Transplantation of cartilage into the spleen is a good model by which to examine vascular invasion into cartilage, because osteoclasts and blood vessels are supplied by the host.(20) Meckel's cartilage transplanted into spleen was invaded by blood vessels, and calcified matrix was generated by osteoblasts. Because the spleen is a hematopoietic organ in mice, cartilage transplanted into the spleen is able to acquire not only a sufficient amount of hormones but also factors released by hematopoietic cells and endothelial cells, such that cartilage acquires these factors from bone marrow in the process of endochondral ossification. Therefore, by transplanting cartilage into spleen it is possible to examine the role of the hematopoietic organ in chondrocyte maturation, vascular invasion, and matrix production by terminal hypertrophic chondrocytes that normally are in close contact with bone marrow.
Because Cbfa1−/− mice died just after birth,(11,12) it was impossible to investigate further chondrocyte maturation and vascular invasion of cartilage. Furthermore, Cbfa1−/− cartilage, which is resistant to vascular invasion, is a good material with which to evaluate the contribution of the hematopoietic system to the process of vascular invasion. To investigate the possibility of chondrocyte maturation and vascular invasion of Cbfa1−/− cartilage and the role of the hematopoietic organ in the process of vascular invasion, we transplanted embryonic day 18.5 (E18.5) Cbfa1−/− femurs, which consist mostly of immature chondrocytes, and E14.5 wild-type femurs into spleens of normal mice. Although we did observe chondrocyte maturation and vascular invasion of cartilage, these processes were severely retarded in Cbfa1−/− transplants, indicating that the hematopoietic organ is able to support the process of vascular invasion of cartilage but that this process is impaired in the absence of Cbfa1.
MATERIALS AND METHODS
Mice heterozygously mutated in the Cbfa1 locus (Cbfa1+/− mice) were generated as previously described.(11) Cbfa1+/− mice were backcrossed with C57BL/6 10 times and used for the transplantation experiments. Femurs and tibias were taken from Cbfa1−/− embryos at E18.5 and wild-type embryos were taken at E14.5. Muscle and connective tissues surrounding the perichondrium were removed under microscopic observation, and the femurs and tibias were used for transplantation into the spleen. Before the study, all experiments were reviewed and approved by Osaka University Medical School's committee on animal care and use.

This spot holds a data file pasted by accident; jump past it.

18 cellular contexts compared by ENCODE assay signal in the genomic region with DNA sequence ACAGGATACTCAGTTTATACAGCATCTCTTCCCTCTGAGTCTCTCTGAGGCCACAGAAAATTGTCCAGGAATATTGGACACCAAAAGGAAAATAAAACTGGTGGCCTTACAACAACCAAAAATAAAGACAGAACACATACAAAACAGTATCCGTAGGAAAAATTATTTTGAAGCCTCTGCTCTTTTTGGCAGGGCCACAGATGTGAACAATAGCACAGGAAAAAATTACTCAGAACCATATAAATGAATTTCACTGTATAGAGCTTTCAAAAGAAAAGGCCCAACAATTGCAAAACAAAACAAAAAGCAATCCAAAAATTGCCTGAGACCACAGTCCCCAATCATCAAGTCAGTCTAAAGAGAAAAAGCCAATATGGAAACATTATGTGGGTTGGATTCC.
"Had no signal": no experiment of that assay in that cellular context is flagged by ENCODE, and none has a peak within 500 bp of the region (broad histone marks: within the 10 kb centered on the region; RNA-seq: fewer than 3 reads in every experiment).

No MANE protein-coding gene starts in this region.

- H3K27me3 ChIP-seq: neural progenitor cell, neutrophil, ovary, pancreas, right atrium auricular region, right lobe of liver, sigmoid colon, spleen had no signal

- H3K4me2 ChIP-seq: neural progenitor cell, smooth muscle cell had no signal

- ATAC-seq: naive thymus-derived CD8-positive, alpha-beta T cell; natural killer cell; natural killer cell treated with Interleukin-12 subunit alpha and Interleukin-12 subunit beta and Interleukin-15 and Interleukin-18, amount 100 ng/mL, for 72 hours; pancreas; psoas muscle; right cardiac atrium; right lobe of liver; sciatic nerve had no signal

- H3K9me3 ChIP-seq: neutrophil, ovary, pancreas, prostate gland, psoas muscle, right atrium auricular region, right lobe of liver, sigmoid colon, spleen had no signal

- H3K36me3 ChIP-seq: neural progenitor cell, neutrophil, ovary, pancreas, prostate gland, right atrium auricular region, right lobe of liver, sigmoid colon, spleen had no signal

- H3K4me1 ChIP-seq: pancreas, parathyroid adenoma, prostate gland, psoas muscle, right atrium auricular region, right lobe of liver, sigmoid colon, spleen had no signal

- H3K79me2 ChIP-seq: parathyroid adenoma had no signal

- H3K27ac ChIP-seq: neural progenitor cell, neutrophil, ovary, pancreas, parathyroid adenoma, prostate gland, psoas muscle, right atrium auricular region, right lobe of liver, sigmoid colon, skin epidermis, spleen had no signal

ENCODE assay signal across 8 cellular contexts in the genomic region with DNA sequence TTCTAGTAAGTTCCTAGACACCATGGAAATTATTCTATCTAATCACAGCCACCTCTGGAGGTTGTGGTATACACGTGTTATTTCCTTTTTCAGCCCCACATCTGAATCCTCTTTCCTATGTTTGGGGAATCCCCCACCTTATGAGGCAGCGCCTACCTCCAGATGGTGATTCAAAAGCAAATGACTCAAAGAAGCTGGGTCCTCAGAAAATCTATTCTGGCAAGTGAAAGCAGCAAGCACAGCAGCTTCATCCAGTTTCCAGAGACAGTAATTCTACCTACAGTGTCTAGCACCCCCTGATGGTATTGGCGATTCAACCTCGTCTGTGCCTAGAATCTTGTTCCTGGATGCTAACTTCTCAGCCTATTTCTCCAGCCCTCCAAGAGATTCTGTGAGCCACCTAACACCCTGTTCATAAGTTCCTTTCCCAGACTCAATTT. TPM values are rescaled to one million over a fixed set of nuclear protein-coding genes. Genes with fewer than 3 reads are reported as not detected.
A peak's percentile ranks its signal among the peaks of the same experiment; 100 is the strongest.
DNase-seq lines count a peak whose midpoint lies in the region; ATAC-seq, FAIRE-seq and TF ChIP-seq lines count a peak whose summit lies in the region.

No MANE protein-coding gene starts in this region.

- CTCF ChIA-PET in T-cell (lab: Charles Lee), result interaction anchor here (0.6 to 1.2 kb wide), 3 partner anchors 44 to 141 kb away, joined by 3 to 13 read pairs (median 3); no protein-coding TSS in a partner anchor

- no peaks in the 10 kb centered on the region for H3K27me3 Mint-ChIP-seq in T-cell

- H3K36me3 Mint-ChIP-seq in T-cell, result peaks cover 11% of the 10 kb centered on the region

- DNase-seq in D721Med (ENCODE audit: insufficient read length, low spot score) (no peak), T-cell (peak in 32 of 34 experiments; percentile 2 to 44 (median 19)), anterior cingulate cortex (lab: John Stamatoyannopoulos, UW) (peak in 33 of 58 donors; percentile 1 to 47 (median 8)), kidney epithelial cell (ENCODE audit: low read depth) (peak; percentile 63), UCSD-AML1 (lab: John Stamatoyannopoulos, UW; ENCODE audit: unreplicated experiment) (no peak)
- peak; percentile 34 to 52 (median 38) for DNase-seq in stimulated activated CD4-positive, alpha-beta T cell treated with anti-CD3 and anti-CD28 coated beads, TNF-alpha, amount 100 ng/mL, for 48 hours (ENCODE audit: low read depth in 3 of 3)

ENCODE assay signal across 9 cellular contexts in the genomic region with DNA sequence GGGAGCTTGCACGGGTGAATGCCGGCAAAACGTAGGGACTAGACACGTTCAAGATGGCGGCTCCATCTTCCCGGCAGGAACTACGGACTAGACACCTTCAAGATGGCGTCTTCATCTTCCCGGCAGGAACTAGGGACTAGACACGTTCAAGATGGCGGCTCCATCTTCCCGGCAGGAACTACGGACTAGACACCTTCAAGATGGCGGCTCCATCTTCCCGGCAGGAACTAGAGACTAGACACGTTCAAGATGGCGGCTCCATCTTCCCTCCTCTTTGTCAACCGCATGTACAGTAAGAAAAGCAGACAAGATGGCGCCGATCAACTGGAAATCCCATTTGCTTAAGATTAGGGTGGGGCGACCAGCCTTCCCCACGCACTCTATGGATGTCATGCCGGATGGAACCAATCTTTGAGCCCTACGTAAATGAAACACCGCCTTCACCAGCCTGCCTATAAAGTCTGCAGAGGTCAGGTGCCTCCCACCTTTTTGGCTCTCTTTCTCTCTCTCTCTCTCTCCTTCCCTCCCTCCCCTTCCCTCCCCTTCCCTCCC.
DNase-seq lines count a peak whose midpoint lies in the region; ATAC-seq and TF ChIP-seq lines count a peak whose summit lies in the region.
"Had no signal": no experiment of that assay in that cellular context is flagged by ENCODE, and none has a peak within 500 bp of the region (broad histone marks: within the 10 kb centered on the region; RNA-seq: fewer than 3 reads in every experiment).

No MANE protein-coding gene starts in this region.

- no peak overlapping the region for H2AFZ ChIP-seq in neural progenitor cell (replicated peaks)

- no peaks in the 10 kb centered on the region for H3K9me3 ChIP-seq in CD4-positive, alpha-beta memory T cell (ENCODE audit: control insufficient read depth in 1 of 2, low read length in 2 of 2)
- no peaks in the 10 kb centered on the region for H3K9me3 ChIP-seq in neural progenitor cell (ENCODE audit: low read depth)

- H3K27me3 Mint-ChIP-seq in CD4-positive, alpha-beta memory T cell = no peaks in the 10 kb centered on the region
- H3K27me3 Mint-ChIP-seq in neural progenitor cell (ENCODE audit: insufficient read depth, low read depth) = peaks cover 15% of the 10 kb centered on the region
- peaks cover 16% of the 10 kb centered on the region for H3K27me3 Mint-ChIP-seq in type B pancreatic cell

Transplantation into the spleen
Four- to 5-month-old wild-type littermates of Cbfa1+/− mice were used as recipients for Cbfa1−/− and wild-type grafts. The recipient mice were anesthetized, and the grafts were transplanted carefully into the exposed spleens using a Venule-V-2 needle (Top Co., Ltd., Tokyo, Japan) as previously described.(20)
Histological and immunohistochemical examinations
For light microscopy, lower limbs from E18.5 Cbfa1−/− embryos and E14.5 wild-type embryos and spleens with the transplants were fixed at 3, 7, 14, and 21 days after transplantation in 4% paraformaldehyde/0.1 M phosphate buffer. Sections (3 μm in thickness) were stained with hematoxylin and eosin (H&E), von Kossa's stain, and TRAP.(11) For immunohistochemical analyses, endogenous peroxidase was blocked with methanol containing 0.3% hydrogen peroxide, and specimens were incubated with PBS containing 2% goat serum for 30 minutes at room temperature and then with monoclonal anti-VEGF antibody (Santa Cruz Biotechnology, Inc., Santa Cruz, CA, USA) or rabbit polyclonal antivacuolar H+-ATPase antibody (the kind gift of Y. Moriyama, Okayama University, Japan)(21) at 4°C overnight. The localization of the first antibodies was visualized by incubation with biotinylated goat anti-mouse immunoglobulin G2a (IgG2a; Santa Cruz Biotechnology Inc.) in VEGF and with biotinylated F(ab′)2 fragment of swine anti-rabbit immunoglobulins (DAKO, Glostrup, Denmark) in vacuolar H+-ATPase for 30 minutes at room temperature and then with avidin-biotin peroxidase complex (Vector Laboratories, Burlingame, CA, USA) for 30 minutes at room temperature. As negative controls, specimens were treated with second antibodies without incubation with first antibodies. The sections were counterstained with hematoxylin.
In situ hybridization, Northern blot, and reverse-transcription polymerase chain reaction